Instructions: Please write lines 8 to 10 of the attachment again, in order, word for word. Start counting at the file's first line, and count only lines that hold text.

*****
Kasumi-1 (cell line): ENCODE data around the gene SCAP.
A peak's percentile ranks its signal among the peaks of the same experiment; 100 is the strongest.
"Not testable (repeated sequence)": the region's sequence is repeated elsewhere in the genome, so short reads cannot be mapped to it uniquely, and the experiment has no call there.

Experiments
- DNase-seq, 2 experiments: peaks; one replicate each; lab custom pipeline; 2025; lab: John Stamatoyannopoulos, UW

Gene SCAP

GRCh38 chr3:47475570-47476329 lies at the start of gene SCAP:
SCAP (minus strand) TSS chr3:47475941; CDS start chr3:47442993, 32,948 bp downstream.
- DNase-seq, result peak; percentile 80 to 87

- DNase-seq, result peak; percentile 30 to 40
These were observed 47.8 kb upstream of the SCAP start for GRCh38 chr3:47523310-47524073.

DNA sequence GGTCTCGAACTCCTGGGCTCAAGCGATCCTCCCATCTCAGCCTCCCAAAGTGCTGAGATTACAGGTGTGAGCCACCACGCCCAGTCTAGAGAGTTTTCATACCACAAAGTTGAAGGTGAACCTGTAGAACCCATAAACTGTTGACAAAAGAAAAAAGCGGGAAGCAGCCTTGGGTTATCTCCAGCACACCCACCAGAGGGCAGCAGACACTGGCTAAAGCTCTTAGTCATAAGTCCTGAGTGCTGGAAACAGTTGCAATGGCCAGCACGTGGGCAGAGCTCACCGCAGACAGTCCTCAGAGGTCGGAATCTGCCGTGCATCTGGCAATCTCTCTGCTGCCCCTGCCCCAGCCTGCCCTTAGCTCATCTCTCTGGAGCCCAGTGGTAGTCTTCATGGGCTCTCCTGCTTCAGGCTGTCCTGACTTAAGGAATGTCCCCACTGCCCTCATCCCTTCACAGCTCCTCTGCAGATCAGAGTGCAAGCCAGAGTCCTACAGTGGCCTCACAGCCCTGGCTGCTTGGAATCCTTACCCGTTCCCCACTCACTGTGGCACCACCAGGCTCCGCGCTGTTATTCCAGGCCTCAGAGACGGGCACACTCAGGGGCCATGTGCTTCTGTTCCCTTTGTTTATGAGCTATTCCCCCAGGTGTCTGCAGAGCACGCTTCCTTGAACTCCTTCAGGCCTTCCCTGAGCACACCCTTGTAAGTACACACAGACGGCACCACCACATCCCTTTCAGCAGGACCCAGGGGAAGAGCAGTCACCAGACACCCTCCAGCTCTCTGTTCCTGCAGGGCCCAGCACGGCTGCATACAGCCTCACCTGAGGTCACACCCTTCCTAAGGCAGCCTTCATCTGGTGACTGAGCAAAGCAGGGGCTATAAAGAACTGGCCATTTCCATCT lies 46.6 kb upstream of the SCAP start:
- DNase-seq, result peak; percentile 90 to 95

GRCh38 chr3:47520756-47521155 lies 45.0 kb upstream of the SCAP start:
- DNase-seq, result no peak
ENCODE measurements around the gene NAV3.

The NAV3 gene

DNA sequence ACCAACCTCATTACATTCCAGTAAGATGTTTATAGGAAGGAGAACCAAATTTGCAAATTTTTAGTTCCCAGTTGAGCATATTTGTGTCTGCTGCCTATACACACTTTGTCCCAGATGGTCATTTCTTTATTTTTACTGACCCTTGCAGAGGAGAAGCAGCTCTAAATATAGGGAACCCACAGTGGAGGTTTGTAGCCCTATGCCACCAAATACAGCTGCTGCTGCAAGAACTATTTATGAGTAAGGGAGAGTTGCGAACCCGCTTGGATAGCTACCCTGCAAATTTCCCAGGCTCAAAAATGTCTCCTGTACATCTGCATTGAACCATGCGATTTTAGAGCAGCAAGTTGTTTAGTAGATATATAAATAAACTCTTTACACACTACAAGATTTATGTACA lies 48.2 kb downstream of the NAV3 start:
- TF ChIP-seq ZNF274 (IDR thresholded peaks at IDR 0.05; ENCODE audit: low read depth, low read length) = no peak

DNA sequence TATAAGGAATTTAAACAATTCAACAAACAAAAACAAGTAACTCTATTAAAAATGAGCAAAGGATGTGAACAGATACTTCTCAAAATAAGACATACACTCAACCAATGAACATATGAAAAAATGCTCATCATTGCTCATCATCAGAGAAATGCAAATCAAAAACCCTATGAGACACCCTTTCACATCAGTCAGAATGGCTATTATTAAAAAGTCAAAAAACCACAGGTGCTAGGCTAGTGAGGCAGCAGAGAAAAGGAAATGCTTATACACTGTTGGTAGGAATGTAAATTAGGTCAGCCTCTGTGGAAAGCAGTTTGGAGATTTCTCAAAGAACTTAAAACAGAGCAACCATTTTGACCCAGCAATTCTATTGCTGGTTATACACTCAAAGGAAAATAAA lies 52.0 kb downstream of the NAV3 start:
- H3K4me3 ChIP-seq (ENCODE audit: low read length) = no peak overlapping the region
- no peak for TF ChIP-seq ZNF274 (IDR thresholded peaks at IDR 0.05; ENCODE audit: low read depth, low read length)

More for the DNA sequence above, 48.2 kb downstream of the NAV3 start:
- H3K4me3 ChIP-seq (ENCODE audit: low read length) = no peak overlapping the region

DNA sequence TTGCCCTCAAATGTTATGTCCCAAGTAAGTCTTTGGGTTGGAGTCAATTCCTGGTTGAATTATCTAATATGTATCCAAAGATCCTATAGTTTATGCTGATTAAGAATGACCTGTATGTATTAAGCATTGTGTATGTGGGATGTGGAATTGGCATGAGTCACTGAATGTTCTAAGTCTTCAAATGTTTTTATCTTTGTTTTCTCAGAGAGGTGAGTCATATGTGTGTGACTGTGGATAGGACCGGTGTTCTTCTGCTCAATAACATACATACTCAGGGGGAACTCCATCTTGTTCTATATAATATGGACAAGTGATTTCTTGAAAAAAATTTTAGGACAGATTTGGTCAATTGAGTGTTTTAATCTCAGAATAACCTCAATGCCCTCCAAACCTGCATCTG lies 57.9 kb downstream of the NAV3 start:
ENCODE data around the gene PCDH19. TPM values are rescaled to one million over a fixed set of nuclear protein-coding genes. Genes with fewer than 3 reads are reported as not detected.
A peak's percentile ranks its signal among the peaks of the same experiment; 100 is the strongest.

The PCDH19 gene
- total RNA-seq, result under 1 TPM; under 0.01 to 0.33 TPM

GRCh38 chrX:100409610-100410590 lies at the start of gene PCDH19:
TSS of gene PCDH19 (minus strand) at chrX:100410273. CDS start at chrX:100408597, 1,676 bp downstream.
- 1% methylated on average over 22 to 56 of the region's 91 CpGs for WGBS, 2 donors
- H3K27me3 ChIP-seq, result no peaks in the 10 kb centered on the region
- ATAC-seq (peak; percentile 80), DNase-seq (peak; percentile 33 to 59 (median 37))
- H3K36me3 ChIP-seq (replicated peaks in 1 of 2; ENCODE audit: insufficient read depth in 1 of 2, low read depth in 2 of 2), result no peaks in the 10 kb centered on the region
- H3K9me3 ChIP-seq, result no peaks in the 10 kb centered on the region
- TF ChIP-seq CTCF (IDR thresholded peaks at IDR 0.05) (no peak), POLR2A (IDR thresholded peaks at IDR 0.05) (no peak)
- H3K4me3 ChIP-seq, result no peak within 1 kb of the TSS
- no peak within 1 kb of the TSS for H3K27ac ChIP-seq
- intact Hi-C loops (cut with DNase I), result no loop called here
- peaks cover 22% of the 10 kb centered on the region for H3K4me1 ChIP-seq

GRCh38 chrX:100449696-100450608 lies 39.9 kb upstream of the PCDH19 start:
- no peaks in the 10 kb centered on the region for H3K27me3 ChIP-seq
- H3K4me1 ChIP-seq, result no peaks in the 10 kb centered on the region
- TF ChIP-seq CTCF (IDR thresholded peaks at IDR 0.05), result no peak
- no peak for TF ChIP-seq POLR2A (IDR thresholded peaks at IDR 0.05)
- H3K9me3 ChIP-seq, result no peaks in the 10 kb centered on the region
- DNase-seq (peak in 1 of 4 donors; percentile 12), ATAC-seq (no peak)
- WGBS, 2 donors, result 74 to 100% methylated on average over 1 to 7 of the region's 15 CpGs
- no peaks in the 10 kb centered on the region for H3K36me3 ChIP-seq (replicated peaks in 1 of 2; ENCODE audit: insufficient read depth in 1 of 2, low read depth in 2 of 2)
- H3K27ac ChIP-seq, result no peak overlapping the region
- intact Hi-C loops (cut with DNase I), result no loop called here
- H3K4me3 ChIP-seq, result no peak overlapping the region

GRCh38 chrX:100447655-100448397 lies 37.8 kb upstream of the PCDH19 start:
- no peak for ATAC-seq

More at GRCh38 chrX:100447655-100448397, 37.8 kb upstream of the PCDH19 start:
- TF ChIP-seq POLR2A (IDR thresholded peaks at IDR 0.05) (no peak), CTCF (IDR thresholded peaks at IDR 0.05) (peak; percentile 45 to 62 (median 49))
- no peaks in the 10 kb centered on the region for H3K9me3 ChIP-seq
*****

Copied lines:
SCAP (minus strand) TSS chr3:47475941; CDS start chr3:47442993, 32,948 bp downstream.
- DNase-seq, result peak; percentile 80 to 87

- DNase-seq, result peak; percentile 30 to 40